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  #1  
Old 06-06-2017, 02:06 PM
Benz Mondi
 
Join Date: Nov 2006
Location: Sacramento area
Posts: 308
New strip fuse... no power to climate control

I'm working through my list of issues with my 1990 300SEL. She runs like a champ now, but it's hot out so time to work on the Climate Control...

I've already replaced the strip fuse with a brand new one and confirmed that it doesn't have any cracks and is solid with a volt/ohm meter. Also checked the leads at the bolts that hold down the strip fuse (Dremel wire brush + dielectric grease). My test for power at the climate control is whether the night lights come on. I have 3 units to work with. I tested bulbs (6) for all 3 units. When I turn the ignition to position 1 and turn the headlight knob to position 1, the little bulb for the ash tray comes on but nothing on the Clima unit. What else can I do to test and get it running?

Thanks,
AL

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03 CLK430 Cabrio 211K Pweter Silver/ Oyster Leather
90 300SEL 214k Pearl Black/ Alto Grey/Black Leather

Prior: 85 190E, 88 300TE, 89 300TE, 90 300E 2.6, 90 300TE, 92 300E 2.6, 91 and 93 300SL, 87 Ferrari Mondial Cabrio
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  #2  
Old 06-06-2017, 02:29 PM
Diseasel300's Avatar
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The 30A strip fuse is for the blower. The CCU gets its power from a couple of other sources. Check the rest of the fuses in the fusebox. If you have any that are the aluminum composition, replace them with brass. It isn't uncommon for the aluminum ones to develop cracks you can't see until you remove the fuse from the holder and they fall apart in your hand...
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  #3  
Old 06-06-2017, 02:57 PM
Benz Mondi
 
Join Date: Nov 2006
Location: Sacramento area
Posts: 308
New fuses

Quote:
Originally Posted by Diseasel300 View Post
The 30A strip fuse is for the blower. The CCU gets its power from a couple of other sources. Check the rest of the fuses in the fusebox. If you have any that are the aluminum composition, replace them with brass. It isn't uncommon for the aluminum ones to develop cracks you can't see until you remove the fuse from the holder and they fall apart in your hand...
Thanks for your reply.

Because it's cheap and easy to do, with every car I get, I replace all the fuses with a brand new copper and brass assortment. I'll double check again though. Where / what else?
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03 CLK430 Cabrio 211K Pweter Silver/ Oyster Leather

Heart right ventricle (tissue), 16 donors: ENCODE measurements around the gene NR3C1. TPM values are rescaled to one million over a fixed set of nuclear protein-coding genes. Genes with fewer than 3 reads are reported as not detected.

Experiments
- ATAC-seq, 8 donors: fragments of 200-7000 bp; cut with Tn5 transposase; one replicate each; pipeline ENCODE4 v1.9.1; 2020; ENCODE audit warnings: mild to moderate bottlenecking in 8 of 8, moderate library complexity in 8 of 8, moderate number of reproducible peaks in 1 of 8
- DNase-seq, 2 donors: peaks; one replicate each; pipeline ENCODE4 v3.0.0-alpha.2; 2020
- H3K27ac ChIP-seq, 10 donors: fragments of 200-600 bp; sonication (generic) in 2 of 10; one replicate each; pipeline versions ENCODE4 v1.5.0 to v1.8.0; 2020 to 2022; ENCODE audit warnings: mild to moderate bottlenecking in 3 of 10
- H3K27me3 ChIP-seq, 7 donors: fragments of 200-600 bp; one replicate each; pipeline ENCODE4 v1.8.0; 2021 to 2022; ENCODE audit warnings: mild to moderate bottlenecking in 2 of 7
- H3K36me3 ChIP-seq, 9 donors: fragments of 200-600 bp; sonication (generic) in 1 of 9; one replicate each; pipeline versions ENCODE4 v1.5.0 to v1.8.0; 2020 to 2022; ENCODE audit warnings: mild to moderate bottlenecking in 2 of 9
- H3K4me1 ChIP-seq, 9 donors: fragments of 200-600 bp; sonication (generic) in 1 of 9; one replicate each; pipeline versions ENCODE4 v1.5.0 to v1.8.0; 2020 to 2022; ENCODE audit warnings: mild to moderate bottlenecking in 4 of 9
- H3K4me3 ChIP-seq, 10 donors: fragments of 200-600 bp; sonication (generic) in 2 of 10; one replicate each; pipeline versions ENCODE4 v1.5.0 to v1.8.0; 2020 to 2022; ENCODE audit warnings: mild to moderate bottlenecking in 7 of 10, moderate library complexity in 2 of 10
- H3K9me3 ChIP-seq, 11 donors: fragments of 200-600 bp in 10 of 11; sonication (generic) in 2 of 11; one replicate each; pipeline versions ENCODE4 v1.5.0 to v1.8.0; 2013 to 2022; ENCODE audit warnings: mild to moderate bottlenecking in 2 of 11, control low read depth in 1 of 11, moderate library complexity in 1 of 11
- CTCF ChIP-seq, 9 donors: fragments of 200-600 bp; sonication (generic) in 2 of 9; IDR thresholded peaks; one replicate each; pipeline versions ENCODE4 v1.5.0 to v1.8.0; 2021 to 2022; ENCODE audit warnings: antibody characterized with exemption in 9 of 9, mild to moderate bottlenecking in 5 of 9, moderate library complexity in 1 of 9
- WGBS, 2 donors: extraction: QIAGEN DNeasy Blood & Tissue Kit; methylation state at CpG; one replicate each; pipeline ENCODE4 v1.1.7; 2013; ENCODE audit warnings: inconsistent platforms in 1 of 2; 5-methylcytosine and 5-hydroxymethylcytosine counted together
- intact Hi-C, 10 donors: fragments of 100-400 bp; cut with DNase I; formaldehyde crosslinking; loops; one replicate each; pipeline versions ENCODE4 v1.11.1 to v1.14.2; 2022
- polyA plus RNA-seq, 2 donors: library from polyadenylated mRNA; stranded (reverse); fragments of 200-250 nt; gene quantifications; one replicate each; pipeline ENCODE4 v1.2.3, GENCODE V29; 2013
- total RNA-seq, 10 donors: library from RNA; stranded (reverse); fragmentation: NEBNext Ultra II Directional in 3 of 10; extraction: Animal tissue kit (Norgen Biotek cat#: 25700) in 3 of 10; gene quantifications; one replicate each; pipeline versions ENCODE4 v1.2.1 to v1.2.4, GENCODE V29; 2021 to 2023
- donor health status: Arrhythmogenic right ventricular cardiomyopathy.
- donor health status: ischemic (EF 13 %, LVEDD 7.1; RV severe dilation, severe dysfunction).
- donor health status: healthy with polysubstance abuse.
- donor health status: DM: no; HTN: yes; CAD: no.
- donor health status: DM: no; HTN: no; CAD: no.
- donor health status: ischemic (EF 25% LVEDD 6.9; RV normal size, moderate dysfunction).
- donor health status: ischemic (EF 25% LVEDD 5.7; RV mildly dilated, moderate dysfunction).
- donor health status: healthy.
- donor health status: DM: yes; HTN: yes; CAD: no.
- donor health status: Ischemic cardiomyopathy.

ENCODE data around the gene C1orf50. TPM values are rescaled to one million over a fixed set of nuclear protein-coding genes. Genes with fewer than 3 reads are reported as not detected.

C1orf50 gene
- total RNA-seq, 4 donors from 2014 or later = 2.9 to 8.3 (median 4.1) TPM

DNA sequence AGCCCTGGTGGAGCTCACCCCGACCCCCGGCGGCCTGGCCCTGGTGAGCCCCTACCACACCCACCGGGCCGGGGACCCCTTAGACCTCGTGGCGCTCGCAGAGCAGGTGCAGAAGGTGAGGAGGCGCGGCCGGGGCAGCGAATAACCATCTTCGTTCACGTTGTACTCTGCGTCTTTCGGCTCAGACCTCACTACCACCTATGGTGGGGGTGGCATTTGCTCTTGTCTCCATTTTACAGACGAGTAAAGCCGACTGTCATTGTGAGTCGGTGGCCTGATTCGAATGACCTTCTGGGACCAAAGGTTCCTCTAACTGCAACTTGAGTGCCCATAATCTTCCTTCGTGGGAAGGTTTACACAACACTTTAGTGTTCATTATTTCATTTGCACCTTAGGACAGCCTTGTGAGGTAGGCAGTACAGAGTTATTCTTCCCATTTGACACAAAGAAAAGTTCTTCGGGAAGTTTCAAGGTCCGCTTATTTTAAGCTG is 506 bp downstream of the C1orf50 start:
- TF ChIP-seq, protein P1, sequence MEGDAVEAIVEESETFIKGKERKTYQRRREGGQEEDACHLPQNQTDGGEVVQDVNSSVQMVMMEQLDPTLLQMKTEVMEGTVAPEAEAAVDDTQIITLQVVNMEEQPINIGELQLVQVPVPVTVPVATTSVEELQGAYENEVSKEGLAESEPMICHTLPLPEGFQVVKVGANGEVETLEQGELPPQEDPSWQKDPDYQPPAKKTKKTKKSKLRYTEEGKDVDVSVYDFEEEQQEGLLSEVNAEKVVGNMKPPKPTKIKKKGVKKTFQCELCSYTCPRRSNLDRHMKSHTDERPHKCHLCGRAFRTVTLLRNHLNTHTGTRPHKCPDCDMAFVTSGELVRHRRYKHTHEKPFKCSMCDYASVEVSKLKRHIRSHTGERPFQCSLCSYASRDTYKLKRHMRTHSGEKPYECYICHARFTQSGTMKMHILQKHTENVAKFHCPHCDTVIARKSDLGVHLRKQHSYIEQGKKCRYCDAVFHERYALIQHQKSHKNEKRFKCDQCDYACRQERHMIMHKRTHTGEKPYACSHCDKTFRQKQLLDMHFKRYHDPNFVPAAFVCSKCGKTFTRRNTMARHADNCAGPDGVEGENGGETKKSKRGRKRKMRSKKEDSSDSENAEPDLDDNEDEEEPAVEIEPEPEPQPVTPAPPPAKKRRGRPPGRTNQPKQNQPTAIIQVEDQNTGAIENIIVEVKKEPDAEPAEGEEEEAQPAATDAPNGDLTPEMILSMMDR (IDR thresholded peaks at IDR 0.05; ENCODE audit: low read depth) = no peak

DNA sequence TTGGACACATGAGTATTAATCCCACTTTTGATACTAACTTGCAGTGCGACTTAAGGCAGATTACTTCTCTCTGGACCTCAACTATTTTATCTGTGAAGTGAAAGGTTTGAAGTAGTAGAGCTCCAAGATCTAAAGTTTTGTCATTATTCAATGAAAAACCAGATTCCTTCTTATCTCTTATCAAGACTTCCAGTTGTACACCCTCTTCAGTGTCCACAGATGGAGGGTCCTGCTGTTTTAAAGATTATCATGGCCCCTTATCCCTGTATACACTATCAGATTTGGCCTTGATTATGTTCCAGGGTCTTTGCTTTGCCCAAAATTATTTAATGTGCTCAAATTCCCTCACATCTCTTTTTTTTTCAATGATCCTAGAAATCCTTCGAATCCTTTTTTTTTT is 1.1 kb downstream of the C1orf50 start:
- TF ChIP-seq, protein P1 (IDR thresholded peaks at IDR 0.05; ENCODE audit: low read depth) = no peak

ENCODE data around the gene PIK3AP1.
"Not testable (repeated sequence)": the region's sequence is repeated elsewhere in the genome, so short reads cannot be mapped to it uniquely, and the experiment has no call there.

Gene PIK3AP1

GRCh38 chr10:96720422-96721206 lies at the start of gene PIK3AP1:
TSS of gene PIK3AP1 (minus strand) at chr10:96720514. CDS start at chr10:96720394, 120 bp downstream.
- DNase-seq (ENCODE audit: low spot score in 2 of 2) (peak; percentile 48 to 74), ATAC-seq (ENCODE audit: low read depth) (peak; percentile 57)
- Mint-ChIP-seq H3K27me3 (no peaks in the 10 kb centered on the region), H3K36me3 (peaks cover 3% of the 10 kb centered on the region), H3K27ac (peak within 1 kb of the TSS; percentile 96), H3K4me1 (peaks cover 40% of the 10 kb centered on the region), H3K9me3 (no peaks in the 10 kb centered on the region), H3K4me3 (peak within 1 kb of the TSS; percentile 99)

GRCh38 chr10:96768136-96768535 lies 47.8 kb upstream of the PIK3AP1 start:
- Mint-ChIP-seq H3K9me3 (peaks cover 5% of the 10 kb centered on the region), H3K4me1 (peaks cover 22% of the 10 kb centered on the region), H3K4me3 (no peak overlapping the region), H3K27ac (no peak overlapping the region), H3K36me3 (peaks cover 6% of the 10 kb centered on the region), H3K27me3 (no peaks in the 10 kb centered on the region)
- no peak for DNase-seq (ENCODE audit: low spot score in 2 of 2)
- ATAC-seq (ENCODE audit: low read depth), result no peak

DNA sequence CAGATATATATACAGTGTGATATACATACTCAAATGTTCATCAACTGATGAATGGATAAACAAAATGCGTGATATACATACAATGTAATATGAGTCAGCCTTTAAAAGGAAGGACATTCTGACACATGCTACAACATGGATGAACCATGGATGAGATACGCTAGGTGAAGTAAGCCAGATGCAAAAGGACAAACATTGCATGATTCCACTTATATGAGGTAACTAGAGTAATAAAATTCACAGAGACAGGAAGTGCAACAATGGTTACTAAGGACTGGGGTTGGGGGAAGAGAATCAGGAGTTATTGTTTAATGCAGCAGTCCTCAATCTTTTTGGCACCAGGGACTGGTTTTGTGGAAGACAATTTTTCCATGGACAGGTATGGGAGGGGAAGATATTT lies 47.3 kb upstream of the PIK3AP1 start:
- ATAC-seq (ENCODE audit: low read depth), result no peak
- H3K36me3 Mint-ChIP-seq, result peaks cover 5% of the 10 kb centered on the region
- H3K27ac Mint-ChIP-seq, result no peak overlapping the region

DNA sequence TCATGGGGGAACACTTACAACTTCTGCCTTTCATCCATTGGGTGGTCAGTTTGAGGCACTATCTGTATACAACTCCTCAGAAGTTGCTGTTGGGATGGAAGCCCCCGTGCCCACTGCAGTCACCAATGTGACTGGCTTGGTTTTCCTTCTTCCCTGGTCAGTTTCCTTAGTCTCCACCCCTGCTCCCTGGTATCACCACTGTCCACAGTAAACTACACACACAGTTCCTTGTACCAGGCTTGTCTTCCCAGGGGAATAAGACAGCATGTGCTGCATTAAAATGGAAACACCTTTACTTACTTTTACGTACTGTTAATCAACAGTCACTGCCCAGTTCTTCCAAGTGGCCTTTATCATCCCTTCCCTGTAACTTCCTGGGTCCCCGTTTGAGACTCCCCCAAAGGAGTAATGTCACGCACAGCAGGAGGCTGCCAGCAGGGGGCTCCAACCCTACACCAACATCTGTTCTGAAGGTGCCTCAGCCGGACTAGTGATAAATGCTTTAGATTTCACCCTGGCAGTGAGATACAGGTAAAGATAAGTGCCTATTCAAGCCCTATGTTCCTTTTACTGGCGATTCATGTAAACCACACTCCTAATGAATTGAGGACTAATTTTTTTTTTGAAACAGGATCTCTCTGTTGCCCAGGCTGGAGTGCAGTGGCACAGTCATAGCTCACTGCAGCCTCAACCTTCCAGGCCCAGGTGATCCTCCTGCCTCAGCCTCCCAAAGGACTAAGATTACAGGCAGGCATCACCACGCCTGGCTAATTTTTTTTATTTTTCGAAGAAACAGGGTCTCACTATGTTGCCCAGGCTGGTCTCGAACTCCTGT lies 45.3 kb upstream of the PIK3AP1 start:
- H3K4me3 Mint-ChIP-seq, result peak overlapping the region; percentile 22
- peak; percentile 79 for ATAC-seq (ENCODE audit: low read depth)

90 300SEL 214k Pearl Black/ Alto Grey/Black Leather

Prior: 85 190E, 88 300TE, 89 300TE, 90 300E 2.6, 90 300TE, 92 300E 2.6, 91 and 93 300SL, 87 Ferrari Mondial Cabrio
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  #4  
Old 06-06-2017, 03:01 PM
Diseasel300's Avatar
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Main power for the ACC should be coming from Fuse #5. This controls the ACC, the KLIMA relay, and the little aspirator blower behind the glovebox.

Turn the key to "run" and wait for the seatbelt buzzer to quit and listen for the aspirator blower behind the passenger-side dash vent. If the fuse is good and it is running, the ACC itself may be bad or you may have a loose plug on the back side of it.
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  #5  
Old 06-06-2017, 03:13 PM
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Location: Modesto CA
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BM:

Cold and cracked solder joints in the ACC are the bane of those units.
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  #6  
Old 06-06-2017, 03:37 PM
Benz Mondi
 
Join Date: Nov 2006
Location: Sacramento area
Posts: 308
All 3 out? Could be...

Yes I can hear the small cabin temp blower/aspirator spinning with each of the 3 so I guess all 3 could actually be broken. I'll try warming up the solder joints tip and get another unit. They're cheap and I can return what I don't need within 30 days for a credit toward something else (Pick N Pull).


I visually check both plugs and didn't see anything out of place.
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03 CLK430 Cabrio 211K Pweter Silver/ Oyster Leather
90 300SEL 214k Pearl Black/ Alto Grey/Black Leather

Prior: 85 190E, 88 300TE, 89 300TE, 90 300E 2.6, 90 300TE, 92 300E 2.6, 91 and 93 300SL, 87 Ferrari Mondial Cabrio
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  #7  
Old 06-06-2017, 04:24 PM
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Quote:
Originally Posted by Benz Mondi View Post
Yes I can hear the small cabin temp blower/aspirator spinning with each of the 3 so I guess all 3 could actually be broken. I'll try warming up the solder joints tip and get another unit. They're cheap and I can return what I don't need within 30 days for a credit toward something else (Pick N Pull).


I visually check both plugs and didn't see anything out of place.
I think you're on the right track. Just a heads up, dielectric grease isn't intended for how you used it. A lot of people mistakenly think it helps or enhances electrical connections, but in reality it does the exact opposite. That's because it's 'dielectric' which means that it's an insulator. So while that dab of grease may stave off oxidation of the connection, it's really not helping it if the grease is actually covering the contacts. You may actually be increasing your electrical resistance in that case. Its real purpose is to be used as a sort of sealant or lubricant in situations where there are rubber insulators, to keep air and moisture out of an already made connection. Slathering on the terminals beforehand is bad. Use Caig Deoxit or a similar contact enhancer for that task, but don't use dielectric grease.